UF President Kent Fuchs found sole presidential nominee Sen. Ben Sasse’s search more effective than his own.
While there are three weeks between Sasse’s announcement and the Board of Trustees’ vote on him, there were only about three days between Fuchs’, he said. The extra time allowed the presidential search committee to do more research and more thoroughly understand Sasse before his confirmation.
“This search committee had what my search committee didn’t have,” Fuchs said. “That is, opportunity to talk to references, to grill, to ask tough questions as a group.”
Ideally, Fuchs said the search process should be completely confidential: The president would be selected behind the scenes and announced to the public without their input, mimicking the selection process at top-ranked public and private universities.
An outside consultant said all top five public universities — University of California, Berkeley; University of California, Los Angeles; University of Michigan Ann Arbor and the University of Virginia — also named a sole finalist in their recent presidential searches, UF spokesperson Steve Orlando said.
“People say, ‘Well we ended up with you, so it must be an OK process. And I say, ‘You could’ve gotten somebody much better,” Fuchs joked.
The presidential search was largely kept under wraps due to a new state law passed in March — SB520 — allowing the process to stay private. In comparison, Fuchs’ approval was more public, with his name being announced alongside three other candidates, similar to what Lisa Lundy, a search committee member and faculty member, said the committee was hoping to do.
Although Fuchs wasn’t involved in the presidential search and doesn’t sit on the Board of Trustees, he met with Sasse in early October to give a tour of the presidential mansion. In that time, and based on opinions from colleagues he’d spoken to, Fuchs said he gained full confidence in Sasse.
Sasse reminds Fuchs of another prominent politician: former President Barack Obama.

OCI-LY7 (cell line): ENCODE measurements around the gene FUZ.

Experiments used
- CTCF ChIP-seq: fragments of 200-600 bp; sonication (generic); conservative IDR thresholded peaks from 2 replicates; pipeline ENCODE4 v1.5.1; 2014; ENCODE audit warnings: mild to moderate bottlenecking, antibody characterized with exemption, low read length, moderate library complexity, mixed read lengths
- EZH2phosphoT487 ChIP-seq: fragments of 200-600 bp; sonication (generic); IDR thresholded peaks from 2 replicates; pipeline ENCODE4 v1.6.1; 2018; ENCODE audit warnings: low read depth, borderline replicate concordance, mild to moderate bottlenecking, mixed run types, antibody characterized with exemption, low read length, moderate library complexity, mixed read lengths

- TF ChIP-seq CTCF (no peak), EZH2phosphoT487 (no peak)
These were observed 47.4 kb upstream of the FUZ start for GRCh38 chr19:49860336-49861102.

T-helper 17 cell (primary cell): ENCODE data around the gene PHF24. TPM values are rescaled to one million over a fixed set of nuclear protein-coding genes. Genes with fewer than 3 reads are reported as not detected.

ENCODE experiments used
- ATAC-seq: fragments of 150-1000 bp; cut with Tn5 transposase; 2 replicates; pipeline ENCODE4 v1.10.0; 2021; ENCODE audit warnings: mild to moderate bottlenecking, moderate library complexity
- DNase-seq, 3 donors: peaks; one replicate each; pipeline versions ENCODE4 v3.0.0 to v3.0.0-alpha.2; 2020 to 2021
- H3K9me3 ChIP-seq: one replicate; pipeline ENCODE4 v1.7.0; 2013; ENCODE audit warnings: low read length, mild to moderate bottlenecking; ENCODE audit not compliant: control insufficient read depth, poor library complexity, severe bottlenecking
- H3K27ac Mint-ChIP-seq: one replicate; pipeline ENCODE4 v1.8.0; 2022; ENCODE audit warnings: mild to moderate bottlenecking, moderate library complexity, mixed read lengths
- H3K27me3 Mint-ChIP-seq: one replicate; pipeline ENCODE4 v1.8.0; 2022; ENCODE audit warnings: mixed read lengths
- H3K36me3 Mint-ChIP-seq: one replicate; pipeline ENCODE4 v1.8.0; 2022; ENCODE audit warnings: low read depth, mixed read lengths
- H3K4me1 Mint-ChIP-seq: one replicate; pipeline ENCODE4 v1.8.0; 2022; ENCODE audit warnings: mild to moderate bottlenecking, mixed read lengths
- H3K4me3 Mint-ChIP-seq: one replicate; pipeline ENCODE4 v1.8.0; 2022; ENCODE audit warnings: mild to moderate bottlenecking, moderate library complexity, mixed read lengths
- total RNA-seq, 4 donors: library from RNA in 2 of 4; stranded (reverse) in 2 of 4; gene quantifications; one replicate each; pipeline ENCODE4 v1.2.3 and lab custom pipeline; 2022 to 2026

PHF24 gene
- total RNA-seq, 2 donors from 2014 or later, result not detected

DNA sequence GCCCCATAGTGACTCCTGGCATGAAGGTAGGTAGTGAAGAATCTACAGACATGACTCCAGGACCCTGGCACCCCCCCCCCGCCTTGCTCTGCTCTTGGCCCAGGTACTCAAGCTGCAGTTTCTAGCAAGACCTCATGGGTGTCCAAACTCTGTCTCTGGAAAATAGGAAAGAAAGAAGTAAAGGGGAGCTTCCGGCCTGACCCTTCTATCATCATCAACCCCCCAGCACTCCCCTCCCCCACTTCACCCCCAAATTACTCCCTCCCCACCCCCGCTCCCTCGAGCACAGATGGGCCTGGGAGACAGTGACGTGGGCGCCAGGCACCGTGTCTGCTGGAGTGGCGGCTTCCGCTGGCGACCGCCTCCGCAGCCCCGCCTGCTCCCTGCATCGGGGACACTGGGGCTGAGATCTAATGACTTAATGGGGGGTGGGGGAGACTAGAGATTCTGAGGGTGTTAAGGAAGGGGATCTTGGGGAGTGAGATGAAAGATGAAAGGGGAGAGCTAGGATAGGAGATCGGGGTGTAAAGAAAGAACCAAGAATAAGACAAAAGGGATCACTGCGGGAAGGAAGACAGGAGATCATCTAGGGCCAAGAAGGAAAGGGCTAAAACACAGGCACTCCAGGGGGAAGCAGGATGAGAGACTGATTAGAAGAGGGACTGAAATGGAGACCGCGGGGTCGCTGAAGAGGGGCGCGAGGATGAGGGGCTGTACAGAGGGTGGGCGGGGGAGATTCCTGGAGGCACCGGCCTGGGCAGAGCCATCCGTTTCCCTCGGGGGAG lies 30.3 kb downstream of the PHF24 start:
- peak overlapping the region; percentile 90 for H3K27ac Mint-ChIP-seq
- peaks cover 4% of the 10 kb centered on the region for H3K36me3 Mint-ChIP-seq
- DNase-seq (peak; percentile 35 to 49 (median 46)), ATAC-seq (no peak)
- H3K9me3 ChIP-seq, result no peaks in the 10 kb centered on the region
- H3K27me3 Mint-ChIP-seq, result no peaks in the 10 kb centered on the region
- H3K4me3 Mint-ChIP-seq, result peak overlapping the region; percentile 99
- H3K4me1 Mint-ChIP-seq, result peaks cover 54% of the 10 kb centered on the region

“They just seem very similar to me in terms of age [and] in terms of their ability to communicate,” Fuchs said. “Very different politics; but if President Obama was a sole candidate here, I’d be incredibly supportive of it as I am with Sen. Sasse.”
Sasse will have skills no other UF president has had, Fuchs said. He’ll bring great communications skills and resources from donors, foundations, federal government and the state.
“I believe he’ll be phenomenally successful,” Fuchs said. “I also believe he’ll set aside his politics, and I would suggest we should do the same.”
While he’s confident Sasse will be able to put aside his politics, Fuchs said Sasse should address his past comments on same-sex marriage. It’s important, too, for Sasse to show inclusivity through his actions.
“Given he has this voting record — he has this view about gay marriage — will he still welcome, embrace, support, encourage [and] want to grow the LGBTQ community?” Fuchs asked.
Fuchs refrained from offering too much advice to his successor, but mentioned the presidency demands a loaded schedule.
“I wish for him that he just has a lot of fun,” Fuchs said, “as I’m sure he will work hard — that he enjoys it and enjoys being a Gator.”
Some members of the UF community don’t share Fuchs’ confidence in Sasse.